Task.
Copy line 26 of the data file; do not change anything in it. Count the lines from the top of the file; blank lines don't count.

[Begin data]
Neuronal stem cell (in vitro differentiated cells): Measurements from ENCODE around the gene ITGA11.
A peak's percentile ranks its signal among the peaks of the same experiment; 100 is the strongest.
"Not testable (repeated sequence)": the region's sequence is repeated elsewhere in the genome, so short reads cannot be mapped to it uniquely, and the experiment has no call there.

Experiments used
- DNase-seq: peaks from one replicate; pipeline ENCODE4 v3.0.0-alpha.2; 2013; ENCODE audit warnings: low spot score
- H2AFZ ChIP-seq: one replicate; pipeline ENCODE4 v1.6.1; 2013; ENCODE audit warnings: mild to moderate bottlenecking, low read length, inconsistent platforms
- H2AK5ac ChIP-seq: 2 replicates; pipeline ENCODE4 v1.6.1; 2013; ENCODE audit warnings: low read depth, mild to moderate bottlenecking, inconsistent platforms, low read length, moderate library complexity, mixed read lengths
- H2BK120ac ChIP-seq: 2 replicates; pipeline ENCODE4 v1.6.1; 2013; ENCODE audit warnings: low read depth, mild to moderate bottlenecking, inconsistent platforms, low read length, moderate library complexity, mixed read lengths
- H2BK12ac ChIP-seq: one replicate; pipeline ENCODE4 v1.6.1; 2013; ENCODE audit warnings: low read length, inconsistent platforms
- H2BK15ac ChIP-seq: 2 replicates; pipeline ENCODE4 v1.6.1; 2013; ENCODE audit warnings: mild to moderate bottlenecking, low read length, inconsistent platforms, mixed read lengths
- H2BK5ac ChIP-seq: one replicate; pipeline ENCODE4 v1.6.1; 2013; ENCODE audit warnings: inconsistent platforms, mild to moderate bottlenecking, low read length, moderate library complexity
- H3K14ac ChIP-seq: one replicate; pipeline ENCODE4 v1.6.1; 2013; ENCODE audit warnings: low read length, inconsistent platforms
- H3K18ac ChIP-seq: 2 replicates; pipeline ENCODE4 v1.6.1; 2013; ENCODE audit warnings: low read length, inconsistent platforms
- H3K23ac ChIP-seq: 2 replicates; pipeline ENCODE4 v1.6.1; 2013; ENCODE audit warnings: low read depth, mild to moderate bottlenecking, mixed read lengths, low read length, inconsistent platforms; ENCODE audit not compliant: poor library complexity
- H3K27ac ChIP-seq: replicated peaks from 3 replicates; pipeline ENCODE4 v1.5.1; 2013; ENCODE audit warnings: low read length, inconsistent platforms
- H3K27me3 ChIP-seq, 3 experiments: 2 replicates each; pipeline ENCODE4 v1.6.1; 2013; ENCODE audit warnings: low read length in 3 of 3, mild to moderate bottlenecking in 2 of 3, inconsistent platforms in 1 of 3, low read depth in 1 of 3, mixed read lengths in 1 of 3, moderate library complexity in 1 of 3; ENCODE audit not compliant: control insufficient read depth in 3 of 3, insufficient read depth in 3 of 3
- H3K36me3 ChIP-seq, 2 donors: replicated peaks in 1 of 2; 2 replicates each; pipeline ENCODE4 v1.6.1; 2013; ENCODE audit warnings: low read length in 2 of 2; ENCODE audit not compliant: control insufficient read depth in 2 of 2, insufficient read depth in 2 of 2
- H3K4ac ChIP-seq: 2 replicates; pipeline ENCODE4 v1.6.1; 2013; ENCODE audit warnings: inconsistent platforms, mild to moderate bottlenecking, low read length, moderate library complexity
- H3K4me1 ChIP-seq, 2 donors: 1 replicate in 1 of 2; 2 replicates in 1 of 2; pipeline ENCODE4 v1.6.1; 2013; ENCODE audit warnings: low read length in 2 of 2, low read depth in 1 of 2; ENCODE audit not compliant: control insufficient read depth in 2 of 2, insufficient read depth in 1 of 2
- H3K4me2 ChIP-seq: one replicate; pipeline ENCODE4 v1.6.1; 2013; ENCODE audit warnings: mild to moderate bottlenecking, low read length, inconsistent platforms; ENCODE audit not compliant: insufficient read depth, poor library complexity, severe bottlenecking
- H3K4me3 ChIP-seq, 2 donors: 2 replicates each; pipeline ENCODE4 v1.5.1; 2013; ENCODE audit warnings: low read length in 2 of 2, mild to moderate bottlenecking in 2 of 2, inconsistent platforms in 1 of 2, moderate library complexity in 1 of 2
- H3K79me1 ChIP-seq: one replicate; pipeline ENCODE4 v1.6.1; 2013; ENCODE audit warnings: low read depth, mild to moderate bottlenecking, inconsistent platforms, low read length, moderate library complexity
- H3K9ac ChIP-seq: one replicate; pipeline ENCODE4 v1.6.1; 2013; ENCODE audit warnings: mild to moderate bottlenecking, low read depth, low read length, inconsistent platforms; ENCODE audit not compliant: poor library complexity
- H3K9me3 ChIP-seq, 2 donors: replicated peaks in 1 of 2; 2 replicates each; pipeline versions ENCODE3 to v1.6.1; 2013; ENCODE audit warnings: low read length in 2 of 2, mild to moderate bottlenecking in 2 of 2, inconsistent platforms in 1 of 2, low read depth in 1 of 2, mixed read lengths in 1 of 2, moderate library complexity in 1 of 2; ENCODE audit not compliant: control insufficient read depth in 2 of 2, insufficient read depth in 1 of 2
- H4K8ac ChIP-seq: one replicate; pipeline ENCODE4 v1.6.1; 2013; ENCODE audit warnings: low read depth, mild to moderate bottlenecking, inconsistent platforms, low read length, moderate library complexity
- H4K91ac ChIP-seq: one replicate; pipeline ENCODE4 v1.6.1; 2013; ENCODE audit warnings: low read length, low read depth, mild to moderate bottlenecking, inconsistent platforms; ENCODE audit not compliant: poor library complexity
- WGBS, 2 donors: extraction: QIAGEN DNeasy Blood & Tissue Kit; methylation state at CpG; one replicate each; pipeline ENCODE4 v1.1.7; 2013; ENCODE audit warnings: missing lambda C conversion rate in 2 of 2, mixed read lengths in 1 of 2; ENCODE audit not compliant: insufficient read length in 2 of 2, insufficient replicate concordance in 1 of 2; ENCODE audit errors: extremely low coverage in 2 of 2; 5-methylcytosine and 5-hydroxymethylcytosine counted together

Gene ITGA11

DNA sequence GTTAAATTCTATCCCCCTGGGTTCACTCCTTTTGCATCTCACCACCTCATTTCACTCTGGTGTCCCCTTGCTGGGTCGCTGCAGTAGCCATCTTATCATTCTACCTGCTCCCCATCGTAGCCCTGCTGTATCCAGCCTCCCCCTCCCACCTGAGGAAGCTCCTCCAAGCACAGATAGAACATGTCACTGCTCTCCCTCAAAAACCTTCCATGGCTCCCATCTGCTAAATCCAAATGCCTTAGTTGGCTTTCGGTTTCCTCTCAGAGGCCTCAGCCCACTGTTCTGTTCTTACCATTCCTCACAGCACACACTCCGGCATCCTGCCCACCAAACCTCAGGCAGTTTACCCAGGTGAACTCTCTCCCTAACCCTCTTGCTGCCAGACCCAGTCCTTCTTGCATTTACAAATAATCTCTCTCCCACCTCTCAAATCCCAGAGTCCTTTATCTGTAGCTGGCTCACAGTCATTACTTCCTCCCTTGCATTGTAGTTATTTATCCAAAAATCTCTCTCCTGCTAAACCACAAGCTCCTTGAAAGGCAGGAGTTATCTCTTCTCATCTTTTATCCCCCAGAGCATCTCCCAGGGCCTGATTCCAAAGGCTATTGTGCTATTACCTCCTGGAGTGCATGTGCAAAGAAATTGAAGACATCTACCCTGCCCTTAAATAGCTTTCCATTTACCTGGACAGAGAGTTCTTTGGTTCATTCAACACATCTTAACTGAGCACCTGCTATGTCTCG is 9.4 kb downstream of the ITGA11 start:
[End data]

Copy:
- H4K91ac ChIP-seq: one replicate; pipeline ENCODE4 v1.6.1; 2013; ENCODE audit warnings: low read length, low read depth, mild to moderate bottlenecking, inconsistent platforms; ENCODE audit not compliant: poor library complexity